Their happiness is abruptly shattered when Christian Gottlieb, who has achieved prosperity and wealth through his great skill as a farmer and horse breeder, dies in a mysterious accident, leaving young Gesche a widow with three small children
Regimental doctor Gansberger in Uetersen has also recently been widowed, and nolens volens Gesche listens to his wooing and becomes his second wife, the marriage is also documented in the local church register. And quite modern – a patchwork family is born with six “black and yellow” children, who are soon joined by a “normal”, as people say, little sister and the Gansberger family lives on the “Edelhof” (noble farm) given to their “Moor” by the Danish queen as a bridal gift.
Unfortunately, it is not possible to say with certainty where this farm was located. As a “noble farm” from the royal property, the estate was not subject to property tax for the monastery and therefore does not appear in the monastery’s accounts. Allegedly, however, the property was on the grounds not far from the monastery. Dr Ada Bues, Claus Ulrich – both now deceased – and Elisabeth Rübcke from Plön, who was also researching in Uetersen at the time and looking for the “Edelhof”, have rescued this exciting love story from oblivion. Their publication “Der Schwarze Trompeter von Plön” (The Black Trumpeter of Plön), which appeared in 1996, came into the novelist’s field of vision entirely by chance.
It will be recalled that, by the end of the seventeenth century, black trumpeters and kettledrummers were employed at many courts of the Holy Roman Empire as symbols of princely magnificence. Their legal and social position within the court hierarchy, and within German society, has been debated among historians. According to a commonly held view, black performers who had been bought on the international slave market were considered legally free and fully integrated into German society once they had completed a two-year apprenticeship and entered court service.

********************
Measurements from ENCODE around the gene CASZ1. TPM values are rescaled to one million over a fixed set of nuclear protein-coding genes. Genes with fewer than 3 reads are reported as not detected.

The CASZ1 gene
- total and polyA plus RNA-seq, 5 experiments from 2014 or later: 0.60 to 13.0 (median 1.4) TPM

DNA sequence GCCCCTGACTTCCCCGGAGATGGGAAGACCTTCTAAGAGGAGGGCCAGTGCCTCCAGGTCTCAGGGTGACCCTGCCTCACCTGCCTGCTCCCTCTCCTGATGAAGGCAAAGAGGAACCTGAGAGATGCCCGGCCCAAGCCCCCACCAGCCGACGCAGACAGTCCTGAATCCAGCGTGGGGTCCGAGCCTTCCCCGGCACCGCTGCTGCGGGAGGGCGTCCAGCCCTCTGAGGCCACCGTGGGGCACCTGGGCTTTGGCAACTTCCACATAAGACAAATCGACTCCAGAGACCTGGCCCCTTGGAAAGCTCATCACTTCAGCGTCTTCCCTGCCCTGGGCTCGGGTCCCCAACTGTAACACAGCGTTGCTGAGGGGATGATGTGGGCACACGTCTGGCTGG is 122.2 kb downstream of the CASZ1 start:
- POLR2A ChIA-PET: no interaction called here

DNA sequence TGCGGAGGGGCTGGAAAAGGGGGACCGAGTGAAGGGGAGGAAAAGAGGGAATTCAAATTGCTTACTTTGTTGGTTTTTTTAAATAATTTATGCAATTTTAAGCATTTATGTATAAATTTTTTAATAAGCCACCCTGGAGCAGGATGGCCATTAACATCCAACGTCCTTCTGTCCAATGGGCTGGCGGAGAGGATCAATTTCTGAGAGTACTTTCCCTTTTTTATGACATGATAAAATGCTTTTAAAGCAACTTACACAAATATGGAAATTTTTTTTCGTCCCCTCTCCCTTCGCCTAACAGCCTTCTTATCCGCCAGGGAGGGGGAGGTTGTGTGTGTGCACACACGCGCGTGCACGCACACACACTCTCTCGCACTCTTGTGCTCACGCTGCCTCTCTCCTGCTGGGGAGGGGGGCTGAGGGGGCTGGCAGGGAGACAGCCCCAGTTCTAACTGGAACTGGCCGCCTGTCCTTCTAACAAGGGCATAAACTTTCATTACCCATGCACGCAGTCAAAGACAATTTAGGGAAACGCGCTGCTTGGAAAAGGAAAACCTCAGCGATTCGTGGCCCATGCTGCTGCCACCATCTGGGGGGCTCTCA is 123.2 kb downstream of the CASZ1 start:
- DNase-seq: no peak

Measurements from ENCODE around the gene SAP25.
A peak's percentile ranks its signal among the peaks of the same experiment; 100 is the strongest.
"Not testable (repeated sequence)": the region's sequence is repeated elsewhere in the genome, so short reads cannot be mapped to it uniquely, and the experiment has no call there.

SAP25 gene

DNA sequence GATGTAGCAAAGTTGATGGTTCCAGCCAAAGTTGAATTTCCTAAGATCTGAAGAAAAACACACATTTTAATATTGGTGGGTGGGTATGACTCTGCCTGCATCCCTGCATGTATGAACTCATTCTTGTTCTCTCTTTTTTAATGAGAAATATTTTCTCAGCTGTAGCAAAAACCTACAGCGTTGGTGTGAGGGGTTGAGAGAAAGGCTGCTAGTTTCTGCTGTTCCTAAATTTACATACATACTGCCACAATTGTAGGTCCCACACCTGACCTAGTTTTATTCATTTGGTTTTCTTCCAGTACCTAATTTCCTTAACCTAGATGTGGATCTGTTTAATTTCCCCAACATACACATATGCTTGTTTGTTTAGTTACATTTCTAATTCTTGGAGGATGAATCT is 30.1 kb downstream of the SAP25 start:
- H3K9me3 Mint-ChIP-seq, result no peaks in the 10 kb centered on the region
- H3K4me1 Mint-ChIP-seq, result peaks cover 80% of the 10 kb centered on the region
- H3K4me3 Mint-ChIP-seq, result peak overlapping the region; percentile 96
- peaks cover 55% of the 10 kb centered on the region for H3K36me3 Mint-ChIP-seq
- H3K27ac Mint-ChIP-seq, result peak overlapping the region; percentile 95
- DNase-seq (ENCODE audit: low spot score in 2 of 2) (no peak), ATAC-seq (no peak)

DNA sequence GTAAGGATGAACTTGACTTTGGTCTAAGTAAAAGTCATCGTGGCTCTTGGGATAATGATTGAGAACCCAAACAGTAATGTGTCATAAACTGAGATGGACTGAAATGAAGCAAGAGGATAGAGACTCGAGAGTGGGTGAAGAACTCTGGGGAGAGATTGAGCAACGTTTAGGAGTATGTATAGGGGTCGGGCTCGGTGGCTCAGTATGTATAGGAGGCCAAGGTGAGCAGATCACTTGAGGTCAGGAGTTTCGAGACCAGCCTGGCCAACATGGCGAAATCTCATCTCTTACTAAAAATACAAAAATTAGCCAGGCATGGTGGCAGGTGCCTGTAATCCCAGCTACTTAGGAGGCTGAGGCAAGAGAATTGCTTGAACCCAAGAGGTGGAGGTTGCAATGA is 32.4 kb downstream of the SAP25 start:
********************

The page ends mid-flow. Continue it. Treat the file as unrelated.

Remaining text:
Membership in the Imperial Trumpeters’ and Kettledrummers’ Guild (requiring proof of free birth) is usually cited as evidence of their free legal status, social integration into German society, and privileged position in court. Drawing on insights from social, religious, and legal history, history of race, and music sociology, my article re-evaluates the notion of the frictionless integration of black trumpeters and drummers into Germany’s estate-based society by focusing on two case studies: Christian Real (fl. 1643-74) and Christian Gottlieb (fl. 1675-90). As my study of their little-known yet well-documented careers demonstrates, the social position of these black trumpeters was far more fragile than that of their white colleagues.
The tension between their blackness, associated with their previous slave status, and their visible roles as court trumpeters associated with princely power sometimes led to conflict and even physical violence. Both case studies suggest that black trumpeters and drummers were more susceptible to discrimination and violence whenever they moved out of the courtly sphere in which they were privileged and protected. Keywords: European black studies, German court music, trumpeters and kettledrummers, history of race formation, history of violence
Research Article on Theme: https://www.researchgate.net/publication/338099952_Mohr_und_Trompeter_Blackness_and_Social_Status_in_Early_Modern_Germany